About 19% of the world’s population lives in China. At the same time this single country is home to 62% of the global unaffiliated. When one adds in other similar states it is evident that two-thirds of the world’s unaffiliated live under a communist regime. An additional six percent live in formerly communist countries adjacent to the former Soviet Union or China.

One commenter to the Huffington Post’s story on the Pew data wrote ,“Yay! Go non-religion go! Reason is pulling ahead in the curve.” Maybe this comment was posted via an iPhone along with many other seemingly celebratory tweets about “Nones being the 3rd largest (non)affiliation in the world.” How many of these people knew that the person who assembled their phone lives in the country that is singularly responsible for that 3rd-place “title”? Remove China from the numbers and the unaffiliated fall to a distant 4th—behind Hinduism (...all of this completely ignoring that many unaffiliated consider themselves religious and believe in a creator).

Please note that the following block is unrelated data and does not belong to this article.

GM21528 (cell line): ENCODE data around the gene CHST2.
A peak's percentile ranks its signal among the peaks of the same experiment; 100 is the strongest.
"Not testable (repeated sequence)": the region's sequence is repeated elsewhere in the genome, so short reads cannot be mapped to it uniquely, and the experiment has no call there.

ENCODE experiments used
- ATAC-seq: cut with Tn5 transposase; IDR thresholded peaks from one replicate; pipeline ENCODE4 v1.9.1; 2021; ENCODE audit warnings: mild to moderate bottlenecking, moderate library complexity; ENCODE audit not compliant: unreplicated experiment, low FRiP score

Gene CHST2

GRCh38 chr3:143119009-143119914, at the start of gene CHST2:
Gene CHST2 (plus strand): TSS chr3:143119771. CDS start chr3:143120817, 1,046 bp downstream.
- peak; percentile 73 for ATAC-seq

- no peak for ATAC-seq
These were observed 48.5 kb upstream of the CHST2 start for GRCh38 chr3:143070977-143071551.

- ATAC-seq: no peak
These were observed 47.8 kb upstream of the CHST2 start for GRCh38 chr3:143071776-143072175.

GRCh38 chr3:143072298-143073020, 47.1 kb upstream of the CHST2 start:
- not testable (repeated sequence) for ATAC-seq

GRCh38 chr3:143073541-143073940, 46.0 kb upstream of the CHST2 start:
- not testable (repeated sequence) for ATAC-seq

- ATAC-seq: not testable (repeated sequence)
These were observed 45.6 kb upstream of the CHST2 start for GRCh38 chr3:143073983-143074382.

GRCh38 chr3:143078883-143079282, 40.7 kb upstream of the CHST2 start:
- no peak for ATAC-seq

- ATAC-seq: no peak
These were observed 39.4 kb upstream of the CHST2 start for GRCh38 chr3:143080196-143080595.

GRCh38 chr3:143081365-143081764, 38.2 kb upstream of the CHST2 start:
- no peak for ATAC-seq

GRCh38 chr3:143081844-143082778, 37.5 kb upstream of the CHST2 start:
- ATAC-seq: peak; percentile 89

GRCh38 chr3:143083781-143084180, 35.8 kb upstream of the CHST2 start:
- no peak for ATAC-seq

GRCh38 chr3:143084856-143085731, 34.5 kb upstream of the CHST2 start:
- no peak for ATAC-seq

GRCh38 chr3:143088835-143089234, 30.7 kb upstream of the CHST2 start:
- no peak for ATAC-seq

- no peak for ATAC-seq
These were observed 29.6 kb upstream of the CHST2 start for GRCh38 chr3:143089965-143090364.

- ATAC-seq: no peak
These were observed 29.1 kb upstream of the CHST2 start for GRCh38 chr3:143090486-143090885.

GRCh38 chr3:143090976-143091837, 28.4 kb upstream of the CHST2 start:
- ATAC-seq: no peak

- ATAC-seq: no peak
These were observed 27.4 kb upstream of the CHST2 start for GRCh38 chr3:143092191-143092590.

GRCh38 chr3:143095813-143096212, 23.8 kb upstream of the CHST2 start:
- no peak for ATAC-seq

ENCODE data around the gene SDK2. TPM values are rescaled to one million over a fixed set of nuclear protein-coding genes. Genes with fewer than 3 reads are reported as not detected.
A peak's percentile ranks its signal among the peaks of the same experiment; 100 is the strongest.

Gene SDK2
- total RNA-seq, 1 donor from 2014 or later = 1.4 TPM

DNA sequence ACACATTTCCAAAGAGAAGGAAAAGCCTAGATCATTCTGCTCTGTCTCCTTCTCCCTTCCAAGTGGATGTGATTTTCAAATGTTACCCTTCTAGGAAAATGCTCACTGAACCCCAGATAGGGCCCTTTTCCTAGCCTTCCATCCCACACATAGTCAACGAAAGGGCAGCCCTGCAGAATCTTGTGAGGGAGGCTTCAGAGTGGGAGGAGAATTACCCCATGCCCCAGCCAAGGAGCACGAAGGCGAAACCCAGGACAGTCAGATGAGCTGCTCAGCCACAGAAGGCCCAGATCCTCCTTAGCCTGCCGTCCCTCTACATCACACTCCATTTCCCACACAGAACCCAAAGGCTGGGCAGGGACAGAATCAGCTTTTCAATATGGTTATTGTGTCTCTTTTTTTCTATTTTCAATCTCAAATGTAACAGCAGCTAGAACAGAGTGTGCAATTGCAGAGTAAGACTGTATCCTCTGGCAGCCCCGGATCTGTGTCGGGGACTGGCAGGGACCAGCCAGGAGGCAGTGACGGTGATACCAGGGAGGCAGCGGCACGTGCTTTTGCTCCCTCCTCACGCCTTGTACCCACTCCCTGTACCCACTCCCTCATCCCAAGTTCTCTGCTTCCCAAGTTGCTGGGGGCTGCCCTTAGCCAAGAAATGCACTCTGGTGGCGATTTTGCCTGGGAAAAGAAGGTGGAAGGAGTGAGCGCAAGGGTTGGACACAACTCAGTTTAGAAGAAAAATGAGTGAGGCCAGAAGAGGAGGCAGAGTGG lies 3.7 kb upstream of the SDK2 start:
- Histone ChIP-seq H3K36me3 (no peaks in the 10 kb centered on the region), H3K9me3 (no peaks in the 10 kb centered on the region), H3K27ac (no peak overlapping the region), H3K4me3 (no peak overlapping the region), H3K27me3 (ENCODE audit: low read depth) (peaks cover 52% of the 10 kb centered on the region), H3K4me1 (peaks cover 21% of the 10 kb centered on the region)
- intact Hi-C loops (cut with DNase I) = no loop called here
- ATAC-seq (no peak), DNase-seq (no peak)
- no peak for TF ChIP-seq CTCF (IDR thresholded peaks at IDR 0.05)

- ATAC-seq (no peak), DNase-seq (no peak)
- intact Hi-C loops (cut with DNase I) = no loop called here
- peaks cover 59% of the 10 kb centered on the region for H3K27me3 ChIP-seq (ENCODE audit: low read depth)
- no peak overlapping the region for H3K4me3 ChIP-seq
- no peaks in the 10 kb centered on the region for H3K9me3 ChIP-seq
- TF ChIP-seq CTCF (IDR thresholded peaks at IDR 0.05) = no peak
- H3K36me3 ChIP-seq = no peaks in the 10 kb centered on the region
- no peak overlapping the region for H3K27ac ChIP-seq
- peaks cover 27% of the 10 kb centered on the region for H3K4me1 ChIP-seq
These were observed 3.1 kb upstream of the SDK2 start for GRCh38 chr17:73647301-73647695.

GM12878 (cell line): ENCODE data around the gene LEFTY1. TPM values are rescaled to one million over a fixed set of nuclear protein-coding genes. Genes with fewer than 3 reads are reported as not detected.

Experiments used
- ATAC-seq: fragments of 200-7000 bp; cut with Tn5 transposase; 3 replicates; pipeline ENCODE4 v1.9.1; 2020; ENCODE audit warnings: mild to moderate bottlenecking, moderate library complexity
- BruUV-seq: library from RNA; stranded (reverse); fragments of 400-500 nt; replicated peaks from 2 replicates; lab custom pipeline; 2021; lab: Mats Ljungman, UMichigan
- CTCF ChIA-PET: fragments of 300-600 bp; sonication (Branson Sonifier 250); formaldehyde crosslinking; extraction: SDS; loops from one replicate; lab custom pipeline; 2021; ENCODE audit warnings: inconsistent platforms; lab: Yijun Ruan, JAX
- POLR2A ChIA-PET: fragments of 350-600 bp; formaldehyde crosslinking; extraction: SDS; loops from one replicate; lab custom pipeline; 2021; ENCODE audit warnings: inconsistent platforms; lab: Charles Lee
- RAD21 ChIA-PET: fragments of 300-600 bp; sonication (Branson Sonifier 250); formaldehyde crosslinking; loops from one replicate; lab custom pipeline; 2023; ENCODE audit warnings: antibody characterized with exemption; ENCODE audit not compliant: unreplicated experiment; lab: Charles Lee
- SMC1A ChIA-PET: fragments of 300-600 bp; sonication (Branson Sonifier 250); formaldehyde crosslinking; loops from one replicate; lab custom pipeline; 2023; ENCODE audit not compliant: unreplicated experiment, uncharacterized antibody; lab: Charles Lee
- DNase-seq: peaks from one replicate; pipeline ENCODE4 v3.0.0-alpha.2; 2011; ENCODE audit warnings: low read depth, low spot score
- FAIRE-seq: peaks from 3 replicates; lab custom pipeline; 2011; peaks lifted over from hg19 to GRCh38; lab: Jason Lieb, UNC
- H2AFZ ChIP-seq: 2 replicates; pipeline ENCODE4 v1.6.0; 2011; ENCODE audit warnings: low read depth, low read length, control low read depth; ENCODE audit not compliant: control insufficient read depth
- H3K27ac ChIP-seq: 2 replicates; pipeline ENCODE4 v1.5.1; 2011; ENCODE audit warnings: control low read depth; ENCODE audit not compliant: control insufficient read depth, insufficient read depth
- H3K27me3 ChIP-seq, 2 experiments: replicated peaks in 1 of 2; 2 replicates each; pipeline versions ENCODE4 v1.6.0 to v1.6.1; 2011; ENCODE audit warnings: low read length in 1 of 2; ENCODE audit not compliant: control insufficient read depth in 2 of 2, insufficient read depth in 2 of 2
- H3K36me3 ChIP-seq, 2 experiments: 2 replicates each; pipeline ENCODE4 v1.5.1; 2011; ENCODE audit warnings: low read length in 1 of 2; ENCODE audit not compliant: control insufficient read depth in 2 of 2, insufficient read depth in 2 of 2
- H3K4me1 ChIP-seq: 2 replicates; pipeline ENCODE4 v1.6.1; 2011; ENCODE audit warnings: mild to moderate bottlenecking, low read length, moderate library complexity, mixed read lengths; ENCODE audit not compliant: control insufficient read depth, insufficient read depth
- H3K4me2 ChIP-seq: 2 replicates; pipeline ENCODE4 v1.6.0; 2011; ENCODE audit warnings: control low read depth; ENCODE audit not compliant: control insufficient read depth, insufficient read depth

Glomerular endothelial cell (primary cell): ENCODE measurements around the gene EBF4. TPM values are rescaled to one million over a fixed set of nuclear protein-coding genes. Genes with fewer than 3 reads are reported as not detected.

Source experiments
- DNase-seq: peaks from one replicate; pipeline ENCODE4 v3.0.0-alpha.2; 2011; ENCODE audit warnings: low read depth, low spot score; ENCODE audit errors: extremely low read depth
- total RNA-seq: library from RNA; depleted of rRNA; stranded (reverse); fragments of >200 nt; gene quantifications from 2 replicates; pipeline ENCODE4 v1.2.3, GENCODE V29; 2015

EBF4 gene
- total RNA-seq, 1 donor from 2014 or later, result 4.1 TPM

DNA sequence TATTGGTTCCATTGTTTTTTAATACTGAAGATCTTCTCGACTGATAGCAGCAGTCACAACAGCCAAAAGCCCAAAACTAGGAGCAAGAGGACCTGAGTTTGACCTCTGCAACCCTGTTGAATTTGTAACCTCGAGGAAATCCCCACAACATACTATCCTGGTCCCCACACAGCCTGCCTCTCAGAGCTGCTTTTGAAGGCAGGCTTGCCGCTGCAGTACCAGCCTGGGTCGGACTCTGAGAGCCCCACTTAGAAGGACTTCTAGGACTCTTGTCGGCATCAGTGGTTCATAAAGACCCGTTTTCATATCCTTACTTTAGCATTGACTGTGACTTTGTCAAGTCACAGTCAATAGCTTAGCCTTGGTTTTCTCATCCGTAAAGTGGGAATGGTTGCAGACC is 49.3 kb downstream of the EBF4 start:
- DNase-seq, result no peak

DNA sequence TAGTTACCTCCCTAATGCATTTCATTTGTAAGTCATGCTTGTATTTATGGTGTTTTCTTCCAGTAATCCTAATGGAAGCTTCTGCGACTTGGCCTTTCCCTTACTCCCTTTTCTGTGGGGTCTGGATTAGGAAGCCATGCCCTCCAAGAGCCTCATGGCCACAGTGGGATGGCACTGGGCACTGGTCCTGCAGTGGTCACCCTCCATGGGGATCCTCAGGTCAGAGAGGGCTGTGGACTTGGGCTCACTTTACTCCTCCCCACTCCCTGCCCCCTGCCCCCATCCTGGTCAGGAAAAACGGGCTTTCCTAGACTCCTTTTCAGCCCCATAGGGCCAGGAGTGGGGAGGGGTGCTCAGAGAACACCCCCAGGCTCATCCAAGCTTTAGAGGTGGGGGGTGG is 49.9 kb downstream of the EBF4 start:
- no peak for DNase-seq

Of course there are other causal factors to explore than communist state repression of religion. For example, many of the countries with the largest numbers of Nones have historically had very low or immeasurable levels of affiliation with the world’s Abrahamic religions (i.e., Judaism, Christianity, or Islam). Three-fourths of the world’s unaffiliated live in such a country and all of these are in Asia. Nations that have had an
Abrahamic religious tradition represent a majority of the worlds population (55%) but contribute only 25% of the world's Nones.